Now, I went to them because I was concerned about some things the parent had said (one comment that still stands clear in my mind: "If child abuse were legal, I'm telling you, I would abuse her!", said because the girl was so "difficult" and headstrong... well, if you're saying crap like that, you're probably abusing her already, love...) and some things the girl said in class. I had no "evidence," and what I had could easily be dismissed as "parenting choice." I went to the counselor about it because she knew the family (the girl and her brothers, and the older half-sister who was now in junior high), and had known them for years. This was my first year at the school, and my first year working in elementary (which is quite different from high school).

And, yeah, calling CPS was a little intimidating. Especially when all you have to say is, "The mom is a b!tch and I don't like her. And the daughter dresses too sexy for her age, which I don't like either."

So I went to my supervisors. And they told me to not worry my pretty little head about it, just look the other way and go on about my business.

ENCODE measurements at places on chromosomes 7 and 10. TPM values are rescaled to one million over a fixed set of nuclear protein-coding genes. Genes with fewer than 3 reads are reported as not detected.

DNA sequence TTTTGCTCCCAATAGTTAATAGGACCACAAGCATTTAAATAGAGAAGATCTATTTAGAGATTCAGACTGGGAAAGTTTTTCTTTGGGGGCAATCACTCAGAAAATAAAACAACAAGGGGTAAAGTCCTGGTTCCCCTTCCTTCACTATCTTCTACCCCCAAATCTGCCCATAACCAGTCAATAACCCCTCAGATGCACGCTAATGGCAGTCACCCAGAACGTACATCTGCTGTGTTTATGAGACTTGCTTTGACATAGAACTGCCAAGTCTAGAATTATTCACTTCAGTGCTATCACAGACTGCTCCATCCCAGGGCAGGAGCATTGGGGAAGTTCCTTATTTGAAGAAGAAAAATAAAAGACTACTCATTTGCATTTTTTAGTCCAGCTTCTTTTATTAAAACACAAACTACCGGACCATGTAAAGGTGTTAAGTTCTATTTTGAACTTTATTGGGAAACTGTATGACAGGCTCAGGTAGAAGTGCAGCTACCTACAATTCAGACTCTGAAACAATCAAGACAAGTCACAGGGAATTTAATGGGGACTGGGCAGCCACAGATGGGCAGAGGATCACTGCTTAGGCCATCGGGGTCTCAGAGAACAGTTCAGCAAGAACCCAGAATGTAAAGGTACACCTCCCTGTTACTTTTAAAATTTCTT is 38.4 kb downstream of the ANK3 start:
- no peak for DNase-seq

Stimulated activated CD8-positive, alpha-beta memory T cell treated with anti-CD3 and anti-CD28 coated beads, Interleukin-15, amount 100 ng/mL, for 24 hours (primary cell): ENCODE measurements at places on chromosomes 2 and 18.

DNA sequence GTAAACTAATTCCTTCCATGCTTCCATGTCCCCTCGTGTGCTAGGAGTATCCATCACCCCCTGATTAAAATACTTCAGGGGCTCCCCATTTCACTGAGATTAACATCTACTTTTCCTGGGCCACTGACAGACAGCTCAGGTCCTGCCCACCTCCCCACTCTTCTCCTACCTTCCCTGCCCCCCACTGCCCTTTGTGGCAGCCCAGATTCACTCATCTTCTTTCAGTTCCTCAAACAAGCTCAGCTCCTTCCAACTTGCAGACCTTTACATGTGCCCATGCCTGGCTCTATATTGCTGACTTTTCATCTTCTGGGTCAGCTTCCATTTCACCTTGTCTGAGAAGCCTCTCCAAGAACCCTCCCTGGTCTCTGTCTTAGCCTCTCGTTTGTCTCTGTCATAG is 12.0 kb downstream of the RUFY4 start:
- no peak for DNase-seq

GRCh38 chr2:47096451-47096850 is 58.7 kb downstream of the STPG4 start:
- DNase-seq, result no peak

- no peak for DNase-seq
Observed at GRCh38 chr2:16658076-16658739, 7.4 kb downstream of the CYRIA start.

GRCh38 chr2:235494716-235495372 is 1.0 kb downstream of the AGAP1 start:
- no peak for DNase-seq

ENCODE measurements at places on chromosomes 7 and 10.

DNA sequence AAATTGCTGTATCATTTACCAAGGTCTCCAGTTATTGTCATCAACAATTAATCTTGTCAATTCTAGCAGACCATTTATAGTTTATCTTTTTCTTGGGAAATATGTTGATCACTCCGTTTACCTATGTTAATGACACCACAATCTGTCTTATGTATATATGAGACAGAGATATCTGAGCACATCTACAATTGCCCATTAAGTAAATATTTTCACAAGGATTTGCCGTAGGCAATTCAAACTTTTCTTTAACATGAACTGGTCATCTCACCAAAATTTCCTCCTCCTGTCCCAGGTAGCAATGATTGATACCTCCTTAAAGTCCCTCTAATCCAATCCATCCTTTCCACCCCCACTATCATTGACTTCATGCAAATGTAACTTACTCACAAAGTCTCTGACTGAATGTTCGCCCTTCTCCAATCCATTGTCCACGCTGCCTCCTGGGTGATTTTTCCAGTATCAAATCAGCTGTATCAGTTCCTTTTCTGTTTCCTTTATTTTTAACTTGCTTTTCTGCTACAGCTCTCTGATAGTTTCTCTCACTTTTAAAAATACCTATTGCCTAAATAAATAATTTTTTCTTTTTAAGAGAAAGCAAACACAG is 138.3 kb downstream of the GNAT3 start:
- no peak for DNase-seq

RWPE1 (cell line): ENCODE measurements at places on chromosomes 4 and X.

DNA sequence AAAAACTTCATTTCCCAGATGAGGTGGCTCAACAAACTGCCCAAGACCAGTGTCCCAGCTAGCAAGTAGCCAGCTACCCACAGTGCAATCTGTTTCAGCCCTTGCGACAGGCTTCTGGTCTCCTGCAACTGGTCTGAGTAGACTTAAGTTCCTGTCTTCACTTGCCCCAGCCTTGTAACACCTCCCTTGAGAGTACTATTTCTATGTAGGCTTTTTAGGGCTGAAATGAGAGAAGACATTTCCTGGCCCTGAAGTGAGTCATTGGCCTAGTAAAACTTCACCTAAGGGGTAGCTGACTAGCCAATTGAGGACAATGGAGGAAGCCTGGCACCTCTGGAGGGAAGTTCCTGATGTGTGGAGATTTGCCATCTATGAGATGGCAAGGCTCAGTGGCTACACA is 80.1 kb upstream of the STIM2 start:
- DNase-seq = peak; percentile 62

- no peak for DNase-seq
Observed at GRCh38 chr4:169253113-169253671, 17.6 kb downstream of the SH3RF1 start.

What happened at Penn State is not new. Nor is it unusual (erm, hello, Catholic Church, anyone?) It happened to be really big, and involving prominent players (fancy, well-known coach; popular football team). But, now that I think about it, the very same thing could have happened at the cozy little elementary school where I worked. Maybe it has happened, but since none of the people who work there are famous (and the parents and the district have enough money to cover it up, probably, or keep it relatively quiet), no one has found out about it.

What if a substitute teacher, or a teaching aide, or a first-year teacher actually witnessed abuse? The elementary school has students from kinder to sixth grade. What if a sixth-grader were molesting a kindergartner? The sub, or aide, or teacher would go to the administration, as she had been told. Plus, that's a pretty traumatic thing to witness, I would want to have someone "in control," someone to help me cope. Someone to hold my hand.

And then the principal does what he did to me. "Thanks for telling us. We'll take care of it."